"There was fighting on the street, a Russian tank was stationed at the intersection outside the ATB supermarket. They may have hit them with mortars. It was lying there in the alley for so long. They — I can’t say who it was exactly, because both Ukraine and Russia were shooting, it’s impossible to sort out. [...] The car was on its way out and, after slowing down next to a pothole, exploded right there." From a message in a group chat used by Mariupolites to share information about the dead.
In the last few years of his life, 73-year-old Leonid Soshenko became hard-of-hearing. That may be why he didn’t hear the rumbling of crossfire overhead when he was driving back home in his silver Priora with flasks full of water for his neighbors. When the driver’s door opened, Leonid collapsed from his seat onto the ground. When the shelling let up for a few minutes, residents of 160 Budivelnykiv Avenue came out and dragged Soshenko back into the building. He was wounded in his thigh and his stomach, and one of his lungs had been punctured. He was rapidly losing blood.
A medical worker who lived in the building agreed to accompany the injured man to the hospital; unfortunately, he couldn’t drive, so a younger man agreed to drive them. Leonid’s daughter, Svetlana, still doesn’t know the younger man’s name; all she remembers is that he had a 12-year-old son.
Leonid Soshenko, who was still holding on, was put in the backseat of the Priora. The car started right up, and the three managed to travel about a thousand feet before a shell hit the car. All three men were killed.
Leonid Soshenko was born in 1949 and grew up in Mariupol. He worked as a taxi driver his entire life. In 1973, he married Svetlana’s mother, Lida. “She loved to laugh; she was always the life of the party,” Svetlana said of her mother.
After 47 years of marriage, Lida fell ill. For the last eight years, she’s stopped speaking and leaving the apartment almost completely. Leonid has continued to care for her, making sure she’s not left alone. Two years ago, he started talking to a new woman, Raisa Solodilova, one of their neighbors. “They’re both good, caring people,” said Svetlana. “She would even give my mom presents constantly. So I said, ‘Dad, I’m all for it. You’re a living person, so go ahead.”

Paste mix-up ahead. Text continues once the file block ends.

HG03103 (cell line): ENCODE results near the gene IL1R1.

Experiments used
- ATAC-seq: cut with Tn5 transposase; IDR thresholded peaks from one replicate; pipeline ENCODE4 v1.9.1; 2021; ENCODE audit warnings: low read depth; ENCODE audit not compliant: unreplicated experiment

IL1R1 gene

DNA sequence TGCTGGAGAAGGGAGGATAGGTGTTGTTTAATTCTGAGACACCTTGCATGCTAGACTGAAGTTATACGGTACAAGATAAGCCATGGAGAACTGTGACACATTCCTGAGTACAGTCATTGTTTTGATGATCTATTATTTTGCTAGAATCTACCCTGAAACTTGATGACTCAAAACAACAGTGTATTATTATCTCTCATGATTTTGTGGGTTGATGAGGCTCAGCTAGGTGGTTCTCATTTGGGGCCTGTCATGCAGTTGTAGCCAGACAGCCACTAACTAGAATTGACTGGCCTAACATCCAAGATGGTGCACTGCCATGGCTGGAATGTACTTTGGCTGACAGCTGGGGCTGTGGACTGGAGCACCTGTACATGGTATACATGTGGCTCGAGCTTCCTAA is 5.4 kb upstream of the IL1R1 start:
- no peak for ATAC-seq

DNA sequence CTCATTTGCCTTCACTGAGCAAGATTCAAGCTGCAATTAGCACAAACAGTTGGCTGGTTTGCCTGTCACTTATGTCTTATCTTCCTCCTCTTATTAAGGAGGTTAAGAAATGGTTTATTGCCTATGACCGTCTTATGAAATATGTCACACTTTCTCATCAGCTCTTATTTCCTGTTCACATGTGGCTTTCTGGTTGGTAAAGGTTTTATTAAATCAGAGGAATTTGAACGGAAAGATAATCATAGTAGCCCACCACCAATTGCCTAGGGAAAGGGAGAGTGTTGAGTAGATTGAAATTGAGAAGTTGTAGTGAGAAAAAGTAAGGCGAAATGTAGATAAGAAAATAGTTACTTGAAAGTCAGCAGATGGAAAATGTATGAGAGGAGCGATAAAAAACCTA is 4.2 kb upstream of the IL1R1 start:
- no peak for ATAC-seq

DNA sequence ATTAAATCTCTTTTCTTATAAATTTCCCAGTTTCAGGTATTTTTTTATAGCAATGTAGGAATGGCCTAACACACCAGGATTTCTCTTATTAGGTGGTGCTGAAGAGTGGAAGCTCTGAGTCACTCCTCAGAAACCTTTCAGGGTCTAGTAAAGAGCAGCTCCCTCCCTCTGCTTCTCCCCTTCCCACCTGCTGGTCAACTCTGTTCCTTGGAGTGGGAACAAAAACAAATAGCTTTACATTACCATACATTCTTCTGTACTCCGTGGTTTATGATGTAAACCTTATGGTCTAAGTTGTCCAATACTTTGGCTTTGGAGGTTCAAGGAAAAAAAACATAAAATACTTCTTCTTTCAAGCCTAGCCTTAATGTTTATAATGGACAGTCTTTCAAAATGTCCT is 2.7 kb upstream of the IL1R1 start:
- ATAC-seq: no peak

After the explosion, Leonid Soshenko’s body lay in the car for another week. Raisa Solodilova and her daughter finally buried him after the ground thawed. Lida died soon after.
65 Pashkovsky Street
On March 3, Gennady Kovalyov was guarding a shelter full of people on Mariupol’s Pashkovsky Street. After a while, he ventured out to a neighboring five-story building to call his sister in Great Britain. When he got to the roof, he found that he had no service. Suddenly, he heard the sounds of women screaming from below: a man had jumped from a fifth-story window.
The man’s body was lying on the ledge in front of the entrance. His head was smashed, with blood dripping out of it. “I don’t know his name, but he had come to our bomb shelter with his wife, and he spent all of his time there,” said Kovalyov. “It sounds like they’d just returned from getting something from their apartment, and that’s when he lost it.” The man was over 65 and his wife was around 60.
There turned out to be three men in the area who were up to the task of digging a grave: Oleksandr, a retired police chief; Petro, a former at the Azovstal steel plant, and Gennady himself, a 55-year-old head construction mechanic. “Oleksandr pulled the body from the ledge and wrapped it up in a sheet,” said Kovalyov. “Nearby, there was a garage, three by eight meters wide, with a hole in one of the walls. We carried the body there so the dogs wouldn’t rip them apart, because hungry ones were already running around.”
On March 10, after days of shelling, the three men decided to go ahead and bury the body, as well as two other bodies that somebody had left in the garage. “The younger guys dug the holes, and we gave them instructions,” said Kovalyov. “The most important thing is to make a mound and leave some kind of cross, so that people can find the body and re-bury it later.”
Abridged translation by Sam Breazeale